Before I talk about Crimson Keep, I think it will be helpful to talk about a different game first. I’ve talked many times about a VR game called Vanishing Realms, a dungeon crawler for the Vive that I both previewed and covered on one of the earliest episodes of the Vivestream. These two games are very similar; they’re fantasy dungeon crawlers, played in a first person perspective, and they keep things pretty simple. So why is Vanishing Realms a classic, while Crimson Keep seems destined to be forgotten?
What makes Vanishing Realms so good is that it’s extremely immersive in VR. All of the combat is in real time, you can interact with almost anything you see, and the environments are beautiful. It’s a short experience, and there’s not much in the way of equipment customization, but it still manages to draw you in. But what if you took out the VR? Without the immersion, Vanishing Realms is just another basic dungeon crawler. It’s well made, but it would be too simple and repetitive by itself. So a similar non-VR game like Crimson Keep needs to add something significant to be worth your time.
Crimson Keep’s most prominent addition to the formula is that it’s a roguelike. In my experience, that can be a good thing or a bad thing. And unfortunately, here it’s a bad thing. Vanishing Realms only has a few locations, but they’re well laid out and beautiful.The environments in Crimson Keep are dull and repetitive. You’ll often find yourself in a narrow passage with more enemies than you can reasonably handle, and there’s not much you can do about it. Beyond that, it just isn’t a well made game.You can’t step back when you’re attacking; instead, dodging is a special action that you can only use a limited number of times. While you do unlock new abilities as you go on, they do little to break up the monotony of the gameplay, no matter what class you choose to play. The inventory system also needs a redesign; items are not organized by type, and instead must be moved over to the appropriate slot from an overall list. These are things one might be able to forgive in another game, but there’s little reason to do so here.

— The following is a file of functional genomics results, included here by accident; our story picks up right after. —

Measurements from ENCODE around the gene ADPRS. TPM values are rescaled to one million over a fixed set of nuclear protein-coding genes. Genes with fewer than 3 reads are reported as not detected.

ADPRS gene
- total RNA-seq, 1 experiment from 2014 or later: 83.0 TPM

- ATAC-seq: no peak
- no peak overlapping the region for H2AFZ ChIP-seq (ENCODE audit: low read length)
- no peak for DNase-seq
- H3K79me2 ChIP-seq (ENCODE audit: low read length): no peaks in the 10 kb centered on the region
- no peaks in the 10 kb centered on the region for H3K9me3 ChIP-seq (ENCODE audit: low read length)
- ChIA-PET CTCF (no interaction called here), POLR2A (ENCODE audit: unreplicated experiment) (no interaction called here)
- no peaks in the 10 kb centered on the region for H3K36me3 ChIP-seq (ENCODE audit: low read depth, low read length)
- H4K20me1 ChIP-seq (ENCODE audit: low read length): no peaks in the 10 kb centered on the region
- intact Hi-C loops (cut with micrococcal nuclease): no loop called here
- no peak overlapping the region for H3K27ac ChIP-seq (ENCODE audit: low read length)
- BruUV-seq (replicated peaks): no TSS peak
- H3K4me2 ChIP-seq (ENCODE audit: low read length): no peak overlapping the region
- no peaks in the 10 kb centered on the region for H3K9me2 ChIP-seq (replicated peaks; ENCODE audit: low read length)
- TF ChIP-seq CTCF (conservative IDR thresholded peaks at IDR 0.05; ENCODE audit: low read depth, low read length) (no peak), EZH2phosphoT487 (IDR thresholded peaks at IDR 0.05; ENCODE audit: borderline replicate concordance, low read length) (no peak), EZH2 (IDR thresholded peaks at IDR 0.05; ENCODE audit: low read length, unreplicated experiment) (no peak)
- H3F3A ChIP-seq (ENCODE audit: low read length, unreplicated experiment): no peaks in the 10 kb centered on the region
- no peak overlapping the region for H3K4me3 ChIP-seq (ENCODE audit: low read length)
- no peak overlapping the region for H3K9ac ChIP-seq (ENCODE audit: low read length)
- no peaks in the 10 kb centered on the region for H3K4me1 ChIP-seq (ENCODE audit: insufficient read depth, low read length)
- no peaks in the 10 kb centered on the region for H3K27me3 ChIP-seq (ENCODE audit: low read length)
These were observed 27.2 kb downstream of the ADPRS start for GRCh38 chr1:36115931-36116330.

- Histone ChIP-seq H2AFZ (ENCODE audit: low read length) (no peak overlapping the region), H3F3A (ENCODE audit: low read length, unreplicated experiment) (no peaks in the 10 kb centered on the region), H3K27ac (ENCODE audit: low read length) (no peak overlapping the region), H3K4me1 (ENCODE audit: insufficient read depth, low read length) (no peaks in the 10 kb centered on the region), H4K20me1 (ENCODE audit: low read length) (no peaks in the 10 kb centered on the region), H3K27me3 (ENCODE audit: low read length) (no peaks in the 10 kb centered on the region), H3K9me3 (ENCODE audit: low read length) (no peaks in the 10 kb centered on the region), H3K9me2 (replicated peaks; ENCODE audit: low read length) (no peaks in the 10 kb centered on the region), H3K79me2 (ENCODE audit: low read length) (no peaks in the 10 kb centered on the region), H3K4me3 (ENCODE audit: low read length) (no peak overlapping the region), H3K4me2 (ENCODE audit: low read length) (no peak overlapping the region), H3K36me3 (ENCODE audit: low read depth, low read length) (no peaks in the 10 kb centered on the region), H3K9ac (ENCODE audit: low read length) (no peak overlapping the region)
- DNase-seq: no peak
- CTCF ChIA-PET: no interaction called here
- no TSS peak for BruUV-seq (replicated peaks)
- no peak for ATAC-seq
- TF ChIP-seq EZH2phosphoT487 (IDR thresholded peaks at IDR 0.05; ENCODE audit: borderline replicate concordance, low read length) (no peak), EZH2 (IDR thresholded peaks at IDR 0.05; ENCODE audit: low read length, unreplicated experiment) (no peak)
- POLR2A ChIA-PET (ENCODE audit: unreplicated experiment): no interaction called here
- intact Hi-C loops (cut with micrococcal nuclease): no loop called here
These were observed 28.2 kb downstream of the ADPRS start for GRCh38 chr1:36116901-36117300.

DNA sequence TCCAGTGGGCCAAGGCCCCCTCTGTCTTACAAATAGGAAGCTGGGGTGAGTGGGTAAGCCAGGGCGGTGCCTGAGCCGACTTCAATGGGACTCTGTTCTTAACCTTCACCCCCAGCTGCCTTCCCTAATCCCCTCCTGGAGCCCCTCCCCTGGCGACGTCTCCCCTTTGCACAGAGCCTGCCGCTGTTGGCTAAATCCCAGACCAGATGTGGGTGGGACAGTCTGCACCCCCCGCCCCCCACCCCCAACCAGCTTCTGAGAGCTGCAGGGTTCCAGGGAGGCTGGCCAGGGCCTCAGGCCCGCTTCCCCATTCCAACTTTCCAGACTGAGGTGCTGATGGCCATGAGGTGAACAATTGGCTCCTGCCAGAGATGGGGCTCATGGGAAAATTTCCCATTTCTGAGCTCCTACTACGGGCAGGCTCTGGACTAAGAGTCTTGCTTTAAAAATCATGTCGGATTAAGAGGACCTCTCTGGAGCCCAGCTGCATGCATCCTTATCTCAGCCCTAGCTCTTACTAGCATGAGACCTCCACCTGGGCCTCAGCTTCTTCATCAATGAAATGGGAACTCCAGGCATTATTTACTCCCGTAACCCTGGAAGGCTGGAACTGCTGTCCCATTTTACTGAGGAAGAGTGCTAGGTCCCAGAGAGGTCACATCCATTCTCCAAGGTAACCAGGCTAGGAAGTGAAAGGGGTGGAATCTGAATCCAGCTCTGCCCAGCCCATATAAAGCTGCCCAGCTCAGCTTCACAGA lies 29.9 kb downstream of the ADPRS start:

And finally, let’s talk about the visuals. I think my boyfriend Alex summed it up well when he called the graphics “bush league.” We also questioned the use of floating hands; there’s a reason that most first person games either show arms, or only show the weapon being used; floating hands just look weird. The enemy designs are interesting, I suppose, but they’re nothing particularly original or creative. A good visual style can be a game’s saving grace, and I always appreciate when something unique is used, but everything in Crimson Keep is run-of-the-mill.
Crimson Keep isn’t the worst game of its genre that I’ve played, nor is it the worst game I’ve reviewed for the site (I haven’t forgotten Pumped BMX +), but it still isn’t worth your time. There are plenty of well crafted dungeon crawlers out there, VR and otherwise. This title’s brand of ARPG can be fun, but the first person view isn’t enough to make it stand out from the crowd.
On the cutting edge of early 90's technology, Jake entered the world of gaming through edutainment titles like The Oregon Train and Number Munchers. His first true video games were Sonic the...